Published on November 24, 2021
The world has become warmer by 1.2 degrees Celsius, and the effects of climate change are taking a toll on both our environment and health. Ice is melting, sea levels are rising and various extreme weather events, such as heavy storms and longer, hotter heatwaves are happening around the world.
The latest global data released by National Oceanic and Atmospheric Administration (NOAA) showed that July 2021 has been the world’s hottest month ever recorded in 142 years. In August 2021, more than 500 wildfires broke out across Greece, destroying thousands of hectares of forest land, homes and properties.
This temperature rise is largely due to human activity of using fossil fuels for various purposes. When fossil fuels are being burned, greenhouse gases (GHG) such as carbon dioxide, methane and nitrous oxide are being released, thus trapping the sun’s heat inside the earth’s atmosphere.
With catastrophic consequences from global warming, thousands of delegates from nearly 200 nations attended the recent COP26 in Glasgow, Scotland on 31 October 2021 to take urgent steps in speeding up the progress of a decarbonised future, making it the most important climate conference to date.
Governments are under pressure to reinforce their commitments to reduce carbon emissions rapidly, bringing them in line with the Paris Agreement.
“It’s time to say: enough”, said UN chief Antonio Guterres. “Enough of brutalising biodiversity. Enough of killing ourselves with carbon. Enough of burning and drilling and mining our way deeper. We are digging our own graves”.
While scientists across the globe have been scrambling to come up with various ways to combat climate change, the key to decarbonisation actually lies in an undermined element, which is hydrogen.
Taking up 75% of the universe, hydrogen is the most abundant element. It is a clean energy carrier that can be produced by many energy sources, especially renewable energy sources such as solar, wind, hydropower and biofuels.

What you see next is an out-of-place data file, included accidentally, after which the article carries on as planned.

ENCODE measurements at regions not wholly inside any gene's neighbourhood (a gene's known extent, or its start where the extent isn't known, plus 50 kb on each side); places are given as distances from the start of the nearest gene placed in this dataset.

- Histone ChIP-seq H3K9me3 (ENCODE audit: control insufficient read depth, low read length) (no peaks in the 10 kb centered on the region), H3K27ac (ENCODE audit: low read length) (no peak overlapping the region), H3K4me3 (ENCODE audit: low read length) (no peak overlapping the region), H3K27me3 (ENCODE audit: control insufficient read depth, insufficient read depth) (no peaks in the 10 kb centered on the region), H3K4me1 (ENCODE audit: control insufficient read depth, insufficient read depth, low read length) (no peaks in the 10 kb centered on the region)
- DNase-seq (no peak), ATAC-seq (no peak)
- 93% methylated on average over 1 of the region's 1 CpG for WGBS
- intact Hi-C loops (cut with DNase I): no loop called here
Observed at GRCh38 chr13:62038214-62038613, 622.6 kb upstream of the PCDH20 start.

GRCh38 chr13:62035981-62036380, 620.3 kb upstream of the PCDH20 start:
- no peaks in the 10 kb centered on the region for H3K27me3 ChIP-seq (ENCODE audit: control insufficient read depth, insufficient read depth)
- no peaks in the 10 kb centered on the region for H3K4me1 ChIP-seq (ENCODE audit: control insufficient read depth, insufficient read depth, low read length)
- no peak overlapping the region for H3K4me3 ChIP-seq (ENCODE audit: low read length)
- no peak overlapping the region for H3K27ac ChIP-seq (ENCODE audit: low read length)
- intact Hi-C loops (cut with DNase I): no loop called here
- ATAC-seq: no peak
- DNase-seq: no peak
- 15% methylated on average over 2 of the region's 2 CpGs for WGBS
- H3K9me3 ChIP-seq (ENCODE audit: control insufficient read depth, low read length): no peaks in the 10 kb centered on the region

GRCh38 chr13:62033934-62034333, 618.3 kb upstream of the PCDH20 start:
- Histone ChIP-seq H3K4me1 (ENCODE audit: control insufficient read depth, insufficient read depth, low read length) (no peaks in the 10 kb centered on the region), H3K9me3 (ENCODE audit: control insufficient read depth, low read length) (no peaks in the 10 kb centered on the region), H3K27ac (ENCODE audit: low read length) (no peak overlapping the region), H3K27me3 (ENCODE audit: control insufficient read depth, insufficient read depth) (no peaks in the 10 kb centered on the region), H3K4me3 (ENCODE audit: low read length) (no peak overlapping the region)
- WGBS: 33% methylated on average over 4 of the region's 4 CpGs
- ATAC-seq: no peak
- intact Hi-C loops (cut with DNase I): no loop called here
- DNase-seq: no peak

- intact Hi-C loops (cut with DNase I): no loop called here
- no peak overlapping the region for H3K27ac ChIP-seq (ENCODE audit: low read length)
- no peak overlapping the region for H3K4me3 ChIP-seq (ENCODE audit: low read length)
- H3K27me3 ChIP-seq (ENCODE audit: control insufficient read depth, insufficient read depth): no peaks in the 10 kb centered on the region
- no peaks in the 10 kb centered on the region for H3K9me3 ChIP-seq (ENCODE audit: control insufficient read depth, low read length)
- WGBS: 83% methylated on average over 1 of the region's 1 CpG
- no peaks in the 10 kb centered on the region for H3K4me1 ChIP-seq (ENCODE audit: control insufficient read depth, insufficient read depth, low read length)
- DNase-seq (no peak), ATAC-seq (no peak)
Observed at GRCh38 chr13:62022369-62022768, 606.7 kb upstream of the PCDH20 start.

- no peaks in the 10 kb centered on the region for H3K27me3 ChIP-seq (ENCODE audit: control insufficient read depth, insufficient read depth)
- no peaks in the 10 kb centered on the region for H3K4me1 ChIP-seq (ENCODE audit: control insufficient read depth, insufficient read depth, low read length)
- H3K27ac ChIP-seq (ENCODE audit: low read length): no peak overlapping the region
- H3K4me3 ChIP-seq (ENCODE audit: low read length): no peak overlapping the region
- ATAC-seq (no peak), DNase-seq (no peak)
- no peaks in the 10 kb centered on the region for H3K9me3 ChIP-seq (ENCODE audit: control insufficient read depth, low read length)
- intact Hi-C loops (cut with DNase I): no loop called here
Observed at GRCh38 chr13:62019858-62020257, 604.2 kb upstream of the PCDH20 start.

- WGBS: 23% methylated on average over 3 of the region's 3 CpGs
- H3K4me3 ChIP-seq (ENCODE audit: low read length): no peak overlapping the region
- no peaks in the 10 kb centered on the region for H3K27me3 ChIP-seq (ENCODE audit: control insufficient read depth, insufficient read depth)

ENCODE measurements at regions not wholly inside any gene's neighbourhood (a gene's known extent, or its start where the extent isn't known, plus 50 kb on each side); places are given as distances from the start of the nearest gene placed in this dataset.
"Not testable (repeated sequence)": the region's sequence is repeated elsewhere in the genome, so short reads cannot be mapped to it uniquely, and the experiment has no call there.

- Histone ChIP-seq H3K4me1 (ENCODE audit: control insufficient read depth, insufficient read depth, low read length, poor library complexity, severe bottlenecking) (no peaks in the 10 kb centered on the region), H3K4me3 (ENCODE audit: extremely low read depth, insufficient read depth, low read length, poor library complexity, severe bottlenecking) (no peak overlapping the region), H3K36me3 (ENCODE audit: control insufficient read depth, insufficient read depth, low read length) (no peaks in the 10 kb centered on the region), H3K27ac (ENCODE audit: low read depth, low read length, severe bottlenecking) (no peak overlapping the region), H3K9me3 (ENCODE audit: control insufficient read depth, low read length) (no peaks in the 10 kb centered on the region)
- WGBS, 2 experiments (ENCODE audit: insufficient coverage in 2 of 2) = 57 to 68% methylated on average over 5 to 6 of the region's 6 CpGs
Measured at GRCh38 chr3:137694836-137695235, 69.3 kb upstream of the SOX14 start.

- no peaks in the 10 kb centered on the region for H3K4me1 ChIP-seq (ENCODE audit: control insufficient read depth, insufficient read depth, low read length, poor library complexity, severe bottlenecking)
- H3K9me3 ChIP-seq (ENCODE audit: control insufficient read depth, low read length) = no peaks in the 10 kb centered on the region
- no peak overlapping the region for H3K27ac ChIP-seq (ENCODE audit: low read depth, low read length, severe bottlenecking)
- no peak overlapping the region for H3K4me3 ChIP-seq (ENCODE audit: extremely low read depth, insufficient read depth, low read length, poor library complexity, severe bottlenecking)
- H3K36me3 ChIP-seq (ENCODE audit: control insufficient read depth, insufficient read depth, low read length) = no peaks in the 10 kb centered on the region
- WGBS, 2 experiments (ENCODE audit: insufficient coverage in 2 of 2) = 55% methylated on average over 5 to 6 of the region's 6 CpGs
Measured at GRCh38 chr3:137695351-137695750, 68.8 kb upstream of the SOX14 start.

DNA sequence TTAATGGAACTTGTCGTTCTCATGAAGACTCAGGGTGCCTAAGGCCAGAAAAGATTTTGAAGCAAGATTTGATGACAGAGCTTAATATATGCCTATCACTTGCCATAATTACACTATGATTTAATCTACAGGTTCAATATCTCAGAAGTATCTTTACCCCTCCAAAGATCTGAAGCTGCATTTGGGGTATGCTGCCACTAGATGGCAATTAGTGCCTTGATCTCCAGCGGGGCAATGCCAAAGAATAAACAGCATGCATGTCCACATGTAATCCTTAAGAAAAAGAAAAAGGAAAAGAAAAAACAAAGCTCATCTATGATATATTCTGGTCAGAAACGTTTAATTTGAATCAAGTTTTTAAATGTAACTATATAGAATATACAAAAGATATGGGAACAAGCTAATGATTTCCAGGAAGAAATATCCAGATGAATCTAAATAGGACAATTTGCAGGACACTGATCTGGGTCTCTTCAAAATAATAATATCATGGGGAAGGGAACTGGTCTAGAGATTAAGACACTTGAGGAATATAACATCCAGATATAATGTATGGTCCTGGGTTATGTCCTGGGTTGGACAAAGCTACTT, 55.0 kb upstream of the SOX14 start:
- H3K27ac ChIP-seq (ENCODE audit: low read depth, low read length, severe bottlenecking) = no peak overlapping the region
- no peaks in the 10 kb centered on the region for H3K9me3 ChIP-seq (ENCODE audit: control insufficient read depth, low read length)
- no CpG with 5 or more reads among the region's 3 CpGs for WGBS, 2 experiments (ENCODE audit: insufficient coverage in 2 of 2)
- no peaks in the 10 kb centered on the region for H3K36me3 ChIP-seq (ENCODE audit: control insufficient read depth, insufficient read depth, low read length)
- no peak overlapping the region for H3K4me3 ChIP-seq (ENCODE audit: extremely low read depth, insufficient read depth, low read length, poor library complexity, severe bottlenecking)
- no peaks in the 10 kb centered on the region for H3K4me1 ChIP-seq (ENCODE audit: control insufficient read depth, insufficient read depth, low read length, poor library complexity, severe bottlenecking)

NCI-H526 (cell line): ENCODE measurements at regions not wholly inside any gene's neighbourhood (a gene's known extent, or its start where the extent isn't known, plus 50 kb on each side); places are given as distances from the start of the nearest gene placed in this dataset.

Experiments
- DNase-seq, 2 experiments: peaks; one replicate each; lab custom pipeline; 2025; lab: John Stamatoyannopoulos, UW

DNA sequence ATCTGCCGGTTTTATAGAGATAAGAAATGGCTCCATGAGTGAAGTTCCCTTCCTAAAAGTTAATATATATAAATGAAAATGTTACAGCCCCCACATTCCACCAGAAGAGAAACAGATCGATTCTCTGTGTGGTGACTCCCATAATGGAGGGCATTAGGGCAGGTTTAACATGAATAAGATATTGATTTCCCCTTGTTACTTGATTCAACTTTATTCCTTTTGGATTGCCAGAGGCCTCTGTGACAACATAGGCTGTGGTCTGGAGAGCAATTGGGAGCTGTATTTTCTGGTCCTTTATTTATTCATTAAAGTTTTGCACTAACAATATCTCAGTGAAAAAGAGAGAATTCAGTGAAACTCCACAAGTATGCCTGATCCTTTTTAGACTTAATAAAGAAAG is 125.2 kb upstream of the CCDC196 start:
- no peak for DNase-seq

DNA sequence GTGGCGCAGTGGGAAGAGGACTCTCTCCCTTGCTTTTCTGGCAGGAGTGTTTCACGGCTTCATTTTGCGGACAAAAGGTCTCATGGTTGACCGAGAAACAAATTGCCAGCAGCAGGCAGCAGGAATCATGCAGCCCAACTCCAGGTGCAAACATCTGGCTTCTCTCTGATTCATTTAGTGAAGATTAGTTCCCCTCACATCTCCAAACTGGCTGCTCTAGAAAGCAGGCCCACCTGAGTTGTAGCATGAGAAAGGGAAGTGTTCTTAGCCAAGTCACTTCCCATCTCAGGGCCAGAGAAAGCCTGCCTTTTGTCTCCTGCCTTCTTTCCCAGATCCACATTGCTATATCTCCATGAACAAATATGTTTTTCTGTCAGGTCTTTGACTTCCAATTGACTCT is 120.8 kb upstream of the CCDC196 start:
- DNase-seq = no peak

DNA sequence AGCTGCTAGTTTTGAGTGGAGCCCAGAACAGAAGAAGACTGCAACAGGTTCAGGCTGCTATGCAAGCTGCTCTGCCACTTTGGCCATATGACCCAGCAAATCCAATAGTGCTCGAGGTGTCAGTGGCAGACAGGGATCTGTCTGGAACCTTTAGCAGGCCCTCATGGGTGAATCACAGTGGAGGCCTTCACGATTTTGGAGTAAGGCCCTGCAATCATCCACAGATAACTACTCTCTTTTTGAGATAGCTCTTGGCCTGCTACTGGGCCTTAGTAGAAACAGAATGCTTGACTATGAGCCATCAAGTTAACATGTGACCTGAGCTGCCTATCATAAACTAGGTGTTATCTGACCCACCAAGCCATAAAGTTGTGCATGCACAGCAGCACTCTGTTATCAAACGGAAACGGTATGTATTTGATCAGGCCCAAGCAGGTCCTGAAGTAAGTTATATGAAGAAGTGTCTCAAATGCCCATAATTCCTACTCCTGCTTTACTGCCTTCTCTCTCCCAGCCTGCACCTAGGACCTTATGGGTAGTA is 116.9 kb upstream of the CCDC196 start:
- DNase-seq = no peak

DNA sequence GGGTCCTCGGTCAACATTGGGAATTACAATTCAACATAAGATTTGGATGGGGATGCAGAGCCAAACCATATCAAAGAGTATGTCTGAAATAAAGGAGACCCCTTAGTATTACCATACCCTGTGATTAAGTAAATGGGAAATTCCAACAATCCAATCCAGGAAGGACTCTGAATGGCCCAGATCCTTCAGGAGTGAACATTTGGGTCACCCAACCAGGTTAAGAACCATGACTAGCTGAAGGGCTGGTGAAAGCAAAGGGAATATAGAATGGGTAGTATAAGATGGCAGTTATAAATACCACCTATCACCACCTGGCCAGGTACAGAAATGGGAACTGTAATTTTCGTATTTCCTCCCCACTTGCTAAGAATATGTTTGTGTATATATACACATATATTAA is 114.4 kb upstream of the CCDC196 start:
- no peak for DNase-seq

When hydrogen reacts with oxygen, the only by-products are water and heat, which is an advantage for using hydrogen as an energy carrier.
Hydrogen has thus proven to be a versatile and environmentally friendly resource for the world.
Currently, hydrogen is already in use across various industrial applications – from traditional manufacturing industries, such as metal and glass, to more high-tech applications like semi-conductor production. Several hydrogen vehicle applications, such as forklifts, cars and buses have also emerged throughout the recent years, which have further increased the total demand for hydrogen by threefold since the beginning of its use in the 1970s.
However, hydrogen as a fuel is not the end-game. Many industries are energy-intensive and electrification is not a viable pathway. In these cases, hydrogen will become “the energy source” to enable the decarbonization of traditional industries.
Such large increases in the use of hydrogen have important and optimistic chances across the globe. For example, hydrogen can power trucks, planes and cars. It could also provide heat for homes, balance electricity grids and help heavy industries – from metal to glass – in their production.
Whichever industries it is being applied to; one thing remains certain – carbon emissions from these industries are being phased out little by little. Hydrogen is transforming the way many industries work and continues to produce cleaner energy to mitigate carbon dioxide emissions and combat ongoing global climate change by 2030.
To know more about HyGear’s hydrogen technologies, get in touch with us today.